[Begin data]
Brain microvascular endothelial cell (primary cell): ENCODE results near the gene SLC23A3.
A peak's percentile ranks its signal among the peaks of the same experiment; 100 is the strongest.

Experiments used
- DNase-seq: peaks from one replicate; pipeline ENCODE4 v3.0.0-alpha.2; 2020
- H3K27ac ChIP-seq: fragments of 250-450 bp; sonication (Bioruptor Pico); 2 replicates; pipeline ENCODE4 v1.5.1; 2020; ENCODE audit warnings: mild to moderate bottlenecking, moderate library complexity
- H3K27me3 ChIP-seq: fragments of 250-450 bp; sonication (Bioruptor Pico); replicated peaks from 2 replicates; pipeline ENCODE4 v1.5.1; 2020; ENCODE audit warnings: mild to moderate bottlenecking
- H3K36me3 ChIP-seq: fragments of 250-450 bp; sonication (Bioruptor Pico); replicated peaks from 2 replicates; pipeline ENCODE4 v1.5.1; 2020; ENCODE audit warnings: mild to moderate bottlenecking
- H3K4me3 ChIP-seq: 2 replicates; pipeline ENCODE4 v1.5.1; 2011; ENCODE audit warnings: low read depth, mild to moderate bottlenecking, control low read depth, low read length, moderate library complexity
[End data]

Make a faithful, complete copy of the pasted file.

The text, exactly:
Brain microvascular endothelial cell (primary cell): ENCODE results near the gene SLC23A3.
A peak's percentile ranks its signal among the peaks of the same experiment; 100 is the strongest.

Experiments used
- DNase-seq: peaks from one replicate; pipeline ENCODE4 v3.0.0-alpha.2; 2020
- H3K27ac ChIP-seq: fragments of 250-450 bp; sonication (Bioruptor Pico); 2 replicates; pipeline ENCODE4 v1.5.1; 2020; ENCODE audit warnings: mild to moderate bottlenecking, moderate library complexity
- H3K27me3 ChIP-seq: fragments of 250-450 bp; sonication (Bioruptor Pico); replicated peaks from 2 replicates; pipeline ENCODE4 v1.5.1; 2020; ENCODE audit warnings: mild to moderate bottlenecking
- H3K36me3 ChIP-seq: fragments of 250-450 bp; sonication (Bioruptor Pico); replicated peaks from 2 replicates; pipeline ENCODE4 v1.5.1; 2020; ENCODE audit warnings: mild to moderate bottlenecking
- H3K4me3 ChIP-seq: 2 replicates; pipeline ENCODE4 v1.5.1; 2011; ENCODE audit warnings: low read depth, mild to moderate bottlenecking, control low read depth, low read length, moderate library complexity